We received 609 requests for assistance in 2018. Of those, 290 involved City bureaus. That represents a nearly 17 percent increase over last year and marks the fourth consecutive year that demand for our services has grown from the previous year.
The remaining 319 requests for assistance were comprised of complaints outside our investigative authority, including complaints against elected officials and issues handled by state ombudsman offices. For all requests, we provide information about options and referrals to the appropriate agencies.
The vast majority of jurisdictional complaints to our office come from members of the public. Although our goal is to be accessible to all Portlanders, the concentration of complaints shown in the map over the last five years reveals that we need to improve our outreach efforts.
We receive a steady stream of complaints throughout the year, although sometimes a City proposal or decision will cause a temporary spike in complaints. In January of 2018 for example, we received a higher than usual number of complaints, stemming from the proposed siting of an emergency shelter for homeless adults in the Mt. Scott-Arleta neighborhood.
Nearly every City bureau is the subject of a complaint at some point. Higher numbers of complaints are expected for bureaus performing regulatory functions, but high numbers can also reflect a systemic problem. Transportation routinely gets the most complaints, and several of our complaint investigations found structural unfairness within transportation programs, requiring reform. To learn more, check out our case examples.
Our goal is to resolve complaints informally and flexibly, providing information and facilitating resolution in lieu of investigation wherever possible. Investigated complaints tend to be those that involve an important principle of good government, affect vulnerable community members, or suggest a system-wide problem.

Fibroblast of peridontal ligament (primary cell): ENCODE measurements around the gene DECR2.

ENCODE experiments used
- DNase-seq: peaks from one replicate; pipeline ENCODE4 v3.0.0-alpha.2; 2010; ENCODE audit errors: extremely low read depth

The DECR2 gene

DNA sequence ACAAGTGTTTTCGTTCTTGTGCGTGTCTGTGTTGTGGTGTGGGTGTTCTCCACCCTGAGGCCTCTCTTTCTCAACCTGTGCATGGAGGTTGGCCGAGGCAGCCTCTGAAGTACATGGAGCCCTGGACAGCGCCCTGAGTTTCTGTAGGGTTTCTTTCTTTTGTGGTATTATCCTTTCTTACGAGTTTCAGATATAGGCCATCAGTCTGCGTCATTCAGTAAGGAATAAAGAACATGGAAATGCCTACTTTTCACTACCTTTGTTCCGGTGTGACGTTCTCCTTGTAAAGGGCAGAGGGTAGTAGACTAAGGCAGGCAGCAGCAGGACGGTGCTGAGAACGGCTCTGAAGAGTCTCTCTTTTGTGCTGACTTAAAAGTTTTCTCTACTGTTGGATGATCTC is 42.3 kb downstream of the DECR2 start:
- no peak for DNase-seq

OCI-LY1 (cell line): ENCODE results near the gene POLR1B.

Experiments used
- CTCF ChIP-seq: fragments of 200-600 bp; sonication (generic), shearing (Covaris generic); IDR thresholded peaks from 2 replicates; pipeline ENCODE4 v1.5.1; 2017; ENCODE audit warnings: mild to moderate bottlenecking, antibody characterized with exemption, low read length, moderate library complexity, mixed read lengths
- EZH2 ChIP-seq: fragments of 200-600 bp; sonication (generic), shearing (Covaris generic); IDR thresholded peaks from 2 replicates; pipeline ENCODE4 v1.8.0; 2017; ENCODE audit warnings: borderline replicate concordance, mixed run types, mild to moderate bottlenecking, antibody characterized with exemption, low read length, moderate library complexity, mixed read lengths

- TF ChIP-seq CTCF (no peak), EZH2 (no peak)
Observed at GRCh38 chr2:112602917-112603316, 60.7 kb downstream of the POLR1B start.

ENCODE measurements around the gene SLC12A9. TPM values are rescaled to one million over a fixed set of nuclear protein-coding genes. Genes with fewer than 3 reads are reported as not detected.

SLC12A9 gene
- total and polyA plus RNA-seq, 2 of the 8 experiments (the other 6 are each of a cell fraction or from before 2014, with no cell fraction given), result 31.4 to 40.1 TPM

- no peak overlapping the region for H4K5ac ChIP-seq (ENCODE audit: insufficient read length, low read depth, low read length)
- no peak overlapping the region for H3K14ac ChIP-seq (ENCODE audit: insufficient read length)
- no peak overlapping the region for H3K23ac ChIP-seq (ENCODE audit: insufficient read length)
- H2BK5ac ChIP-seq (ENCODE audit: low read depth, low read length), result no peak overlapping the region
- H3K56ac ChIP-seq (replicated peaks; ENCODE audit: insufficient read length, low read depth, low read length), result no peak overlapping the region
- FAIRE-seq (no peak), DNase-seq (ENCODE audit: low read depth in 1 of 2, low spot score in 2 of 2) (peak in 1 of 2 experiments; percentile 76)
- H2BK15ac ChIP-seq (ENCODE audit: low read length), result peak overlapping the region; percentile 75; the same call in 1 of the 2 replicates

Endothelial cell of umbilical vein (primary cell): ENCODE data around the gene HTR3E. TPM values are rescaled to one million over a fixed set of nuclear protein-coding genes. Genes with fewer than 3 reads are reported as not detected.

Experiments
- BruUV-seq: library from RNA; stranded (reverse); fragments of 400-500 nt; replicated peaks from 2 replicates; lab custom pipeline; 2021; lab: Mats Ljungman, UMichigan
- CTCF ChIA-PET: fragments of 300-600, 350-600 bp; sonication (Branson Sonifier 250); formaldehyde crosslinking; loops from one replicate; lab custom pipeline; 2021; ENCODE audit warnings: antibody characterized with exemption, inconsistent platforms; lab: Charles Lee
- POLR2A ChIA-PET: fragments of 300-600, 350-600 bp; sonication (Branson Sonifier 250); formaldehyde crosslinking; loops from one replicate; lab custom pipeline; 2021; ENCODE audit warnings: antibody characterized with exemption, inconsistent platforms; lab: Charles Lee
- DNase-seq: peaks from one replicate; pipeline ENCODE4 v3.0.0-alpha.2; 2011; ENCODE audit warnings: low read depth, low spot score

In 2018, we investigated 25 percent of complaints against City bureaus. For completed investigations, we partially or fully substantiated nearly 55 percent of the complaints. Another 43 percent we determined to be unfounded. We had insufficient evidence to reach a conclusion on the remaining 2 percent.
We work to resolve substantiated complaints through recommendations to the bureau. Recommendations may include asking the bureau to take corrective action or change policy. City bureaus accepted nearly all of our recommendations in 2018.
In several cases, we recommended that the bureau cancel charges that it erroneously or unfairly assessed against members of the public. In 2018, financial savings to complainants topped $156,000.
Individual complaint investigations can reveal system-wide problems and lead to longer-term reform efforts. Below are some of our ongoing efforts to improve policy.
Car camping: Making course corrections
The City has many initiatives to assist people who are experiencing homelessness and to mitigate its impacts. However, there are other City functions that interact with people who are homeless that are not aligned with the City’s overall efforts. Parking enforcement often engages people who are homeless and living in vehicles. At its disposal are the abandoned auto code and the derelict RV program, but neither is designed to deal with “car camping.” As a result, we are seeing problematic outcomes when these tools are applied to people living in non-derelict vehicles. We recommended programmatic adjustments and are working with officials to implement changes.
Debt Collection: Creating an effective and equitable approach
The City has neither a centralized debt collection agency nor a standard policy. Instead, each bureau develops its own approach, which often does not adhere to best practices. We’ve observed cost-ineffective practices, like referring trivial amounts of debt to a private collection agency. We’ve also seen bureaus overlook a person’s ability to pay, pursuing people for years who have no assets and no income. Moving forward, we are looking at whether the City should adopt a standard collection policy that maximizes returns and incorporates equity.
Trees in the public right-of-way: Deciding who should pay
Homeowners are held responsible for removing dangerous trees in the public right-of-way next to their property. Typically, this involves “street trees” in narrow planting strips between the sidewalk and street. However, sometimes it involves trees within vast, unimproved and inaccessible public rights-of-way. We’ve repeatedly challenged the practice of holding homeowners responsible for dangerous trees that are down steep slopes and/or far beyond private property lines. Council established a Street Tree Task Force to look at the issue and is expected to present options for shifting responsibility to the City in mid-2019.